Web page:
Even then, Mortis never once quivered in pain, reacting as best as he could with offence. But he was overwhelmed, and as the inky figure slammed his head brutally onto the concrete, he spoke, somehow managing to speak clearly, sanely, despite all the pain he must be in. "Finish it. End this accursed existence. It's what must be done."
The helmed man turned him over, and his fist slammed onto his enemy's spine. The body shuddered, an instinctive response. Then two fingers dug deeply into the back of his neck with vicious fervor, and the body went limp.
The helmed man stood up, and somehow, he seemed to grin, despite his mouth not being visible, but in an instant, even that was gone.
He looked behind him. "It's done."
The general nodded. "I was afraid you'd kill him."
"I owe you, and you know I always pay back my debts."
The old man nodded.
The Night's Hunter looked at the limp body. "To think...that such a shady copy could cause so much trouble. NOW do you understand why we cannot be on anyone's side?"
"I always did. My superiors didn't."
The inky figure chuckled. A chilling sound. "And they never will."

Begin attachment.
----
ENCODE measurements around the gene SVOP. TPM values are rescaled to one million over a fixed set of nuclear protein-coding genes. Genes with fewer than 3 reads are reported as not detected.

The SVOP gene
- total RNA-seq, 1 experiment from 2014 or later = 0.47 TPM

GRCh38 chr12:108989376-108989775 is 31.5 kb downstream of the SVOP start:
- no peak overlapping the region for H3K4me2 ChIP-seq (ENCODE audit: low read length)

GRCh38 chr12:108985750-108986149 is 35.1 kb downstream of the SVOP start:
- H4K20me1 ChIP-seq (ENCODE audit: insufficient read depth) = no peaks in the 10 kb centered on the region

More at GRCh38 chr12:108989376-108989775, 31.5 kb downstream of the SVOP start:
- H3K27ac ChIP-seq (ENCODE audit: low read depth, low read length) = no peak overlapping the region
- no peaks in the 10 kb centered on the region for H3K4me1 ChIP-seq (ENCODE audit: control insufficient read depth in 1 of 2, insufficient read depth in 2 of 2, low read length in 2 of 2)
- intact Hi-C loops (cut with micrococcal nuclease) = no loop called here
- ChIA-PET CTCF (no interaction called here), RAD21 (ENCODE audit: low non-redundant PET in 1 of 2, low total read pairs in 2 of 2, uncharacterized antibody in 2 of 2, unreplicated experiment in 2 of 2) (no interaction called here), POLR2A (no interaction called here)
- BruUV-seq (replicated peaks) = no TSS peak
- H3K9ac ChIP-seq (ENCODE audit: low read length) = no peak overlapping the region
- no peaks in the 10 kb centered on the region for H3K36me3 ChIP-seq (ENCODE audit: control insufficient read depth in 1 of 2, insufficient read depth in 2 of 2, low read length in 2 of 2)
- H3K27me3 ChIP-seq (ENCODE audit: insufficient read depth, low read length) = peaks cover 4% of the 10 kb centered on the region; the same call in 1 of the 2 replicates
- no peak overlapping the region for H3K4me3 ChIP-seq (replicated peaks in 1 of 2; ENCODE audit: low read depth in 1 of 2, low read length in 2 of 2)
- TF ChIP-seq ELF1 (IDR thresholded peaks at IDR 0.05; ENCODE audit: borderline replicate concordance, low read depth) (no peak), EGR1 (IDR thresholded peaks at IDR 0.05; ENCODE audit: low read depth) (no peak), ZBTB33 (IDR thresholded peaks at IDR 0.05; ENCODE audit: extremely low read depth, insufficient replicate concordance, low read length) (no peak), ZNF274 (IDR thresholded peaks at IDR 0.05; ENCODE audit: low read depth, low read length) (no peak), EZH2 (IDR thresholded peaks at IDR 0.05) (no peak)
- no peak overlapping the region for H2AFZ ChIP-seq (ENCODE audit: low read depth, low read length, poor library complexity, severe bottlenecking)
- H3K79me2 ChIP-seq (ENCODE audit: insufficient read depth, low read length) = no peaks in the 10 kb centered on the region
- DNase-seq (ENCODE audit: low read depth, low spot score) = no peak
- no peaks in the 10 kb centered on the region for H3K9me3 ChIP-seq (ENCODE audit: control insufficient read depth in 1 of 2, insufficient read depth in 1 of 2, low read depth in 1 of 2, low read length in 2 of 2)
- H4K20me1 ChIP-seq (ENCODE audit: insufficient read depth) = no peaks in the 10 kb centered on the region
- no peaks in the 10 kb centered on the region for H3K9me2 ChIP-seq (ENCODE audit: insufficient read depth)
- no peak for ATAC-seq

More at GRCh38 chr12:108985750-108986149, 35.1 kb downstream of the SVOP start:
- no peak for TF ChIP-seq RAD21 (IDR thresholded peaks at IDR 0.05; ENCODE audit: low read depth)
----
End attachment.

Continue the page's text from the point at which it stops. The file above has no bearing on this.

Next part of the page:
"Oh hell, don't tell me you killed them." The way the helm seemed to shine told him everything. He sighed. "Then how the heck am I gonna get access to the needed tech?"
The victor picked up the body. "You won't. Because of what has been done to this pitiful creature, he is now our business. Go. All of your problems have been taken care of by the Sovereigns. Everything will be as they had been, only better."
The general stared at him, before giving up. "Alright, do as you will, but whatever you do, please don't kill him. None of this is his fault."
"I never break my promises." And with that, the helmed man was gone.
"What have you found out?" The male voice was perfectly polite, its tone carefully controlled as to not reveal anything.
"What we expected. The marks are appearing, and he's starting to look like a clone. The foreign cells are overwriting everything. It's just too much for normal human cells." Female, exasperated and somewhat full of pride, slight German accent.
"Honestly, when will the idiots learn? It's times like this that makes me regret letting the Recreator fix everything." Another female, haughty, practically same voice as the one before her. Twins.
"Are we going to kill him?" Male, teenager. Overexcited and eager.
"Maybe." Male, and cold, oh so very cold.
"Really?" The teenager was brimming with excitement now. "Oh yes! Finally! Something to shoot that's actually a challenge!
"Actually, no." The cold voice confirmed, and the teenager groaned gloomily.
"And why is that? This is an abomination, an insult to our entire family by the idiots that owe their existence to us." The second female.